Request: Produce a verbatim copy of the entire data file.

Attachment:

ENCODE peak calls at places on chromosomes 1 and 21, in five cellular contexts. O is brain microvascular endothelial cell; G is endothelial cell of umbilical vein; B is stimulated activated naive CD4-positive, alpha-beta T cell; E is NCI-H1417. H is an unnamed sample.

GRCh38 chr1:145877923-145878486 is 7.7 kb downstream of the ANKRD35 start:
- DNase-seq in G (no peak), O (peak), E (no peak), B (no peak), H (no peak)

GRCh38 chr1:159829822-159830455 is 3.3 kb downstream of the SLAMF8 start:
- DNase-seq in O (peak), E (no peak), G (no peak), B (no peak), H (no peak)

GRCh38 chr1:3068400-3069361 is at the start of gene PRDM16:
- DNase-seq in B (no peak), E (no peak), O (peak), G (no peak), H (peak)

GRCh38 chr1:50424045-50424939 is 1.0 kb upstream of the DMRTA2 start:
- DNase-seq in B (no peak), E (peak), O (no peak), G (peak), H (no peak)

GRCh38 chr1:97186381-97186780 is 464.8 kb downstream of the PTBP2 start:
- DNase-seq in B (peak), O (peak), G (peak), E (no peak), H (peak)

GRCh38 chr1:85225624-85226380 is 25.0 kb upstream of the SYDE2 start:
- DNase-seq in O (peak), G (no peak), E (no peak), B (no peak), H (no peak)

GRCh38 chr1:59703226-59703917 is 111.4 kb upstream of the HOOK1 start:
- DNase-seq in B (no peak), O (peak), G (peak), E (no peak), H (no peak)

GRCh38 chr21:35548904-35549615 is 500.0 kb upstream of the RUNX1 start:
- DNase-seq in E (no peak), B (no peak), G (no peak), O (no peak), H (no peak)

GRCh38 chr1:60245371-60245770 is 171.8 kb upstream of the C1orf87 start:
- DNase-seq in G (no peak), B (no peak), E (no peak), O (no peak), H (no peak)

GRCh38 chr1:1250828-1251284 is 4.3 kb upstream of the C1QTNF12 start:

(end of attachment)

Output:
ENCODE peak calls at places on chromosomes 1 and 21, in five cellular contexts. O is brain microvascular endothelial cell; G is endothelial cell of umbilical vein; B is stimulated activated naive CD4-positive, alpha-beta T cell; E is NCI-H1417. H is an unnamed sample.

GRCh38 chr1:145877923-145878486 is 7.7 kb downstream of the ANKRD35 start:
- DNase-seq in G (no peak), O (peak), E (no peak), B (no peak), H (no peak)

GRCh38 chr1:159829822-159830455 is 3.3 kb downstream of the SLAMF8 start:
- DNase-seq in O (peak), E (no peak), G (no peak), B (no peak), H (no peak)

GRCh38 chr1:3068400-3069361 is at the start of gene PRDM16:
- DNase-seq in B (no peak), E (no peak), O (peak), G (no peak), H (peak)

GRCh38 chr1:50424045-50424939 is 1.0 kb upstream of the DMRTA2 start:
- DNase-seq in B (no peak), E (peak), O (no peak), G (peak), H (no peak)

GRCh38 chr1:97186381-97186780 is 464.8 kb downstream of the PTBP2 start:
- DNase-seq in B (peak), O (peak), G (peak), E (no peak), H (peak)

GRCh38 chr1:85225624-85226380 is 25.0 kb upstream of the SYDE2 start:
- DNase-seq in O (peak), G (no peak), E (no peak), B (no peak), H (no peak)

GRCh38 chr1:59703226-59703917 is 111.4 kb upstream of the HOOK1 start:
- DNase-seq in B (no peak), O (peak), G (peak), E (no peak), H (no peak)

GRCh38 chr21:35548904-35549615 is 500.0 kb upstream of the RUNX1 start:
- DNase-seq in E (no peak), B (no peak), G (no peak), O (no peak), H (no peak)

GRCh38 chr1:60245371-60245770 is 171.8 kb upstream of the C1orf87 start:
- DNase-seq in G (no peak), B (no peak), E (no peak), O (no peak), H (no peak)

GRCh38 chr1:1250828-1251284 is 4.3 kb upstream of the C1QTNF12 start: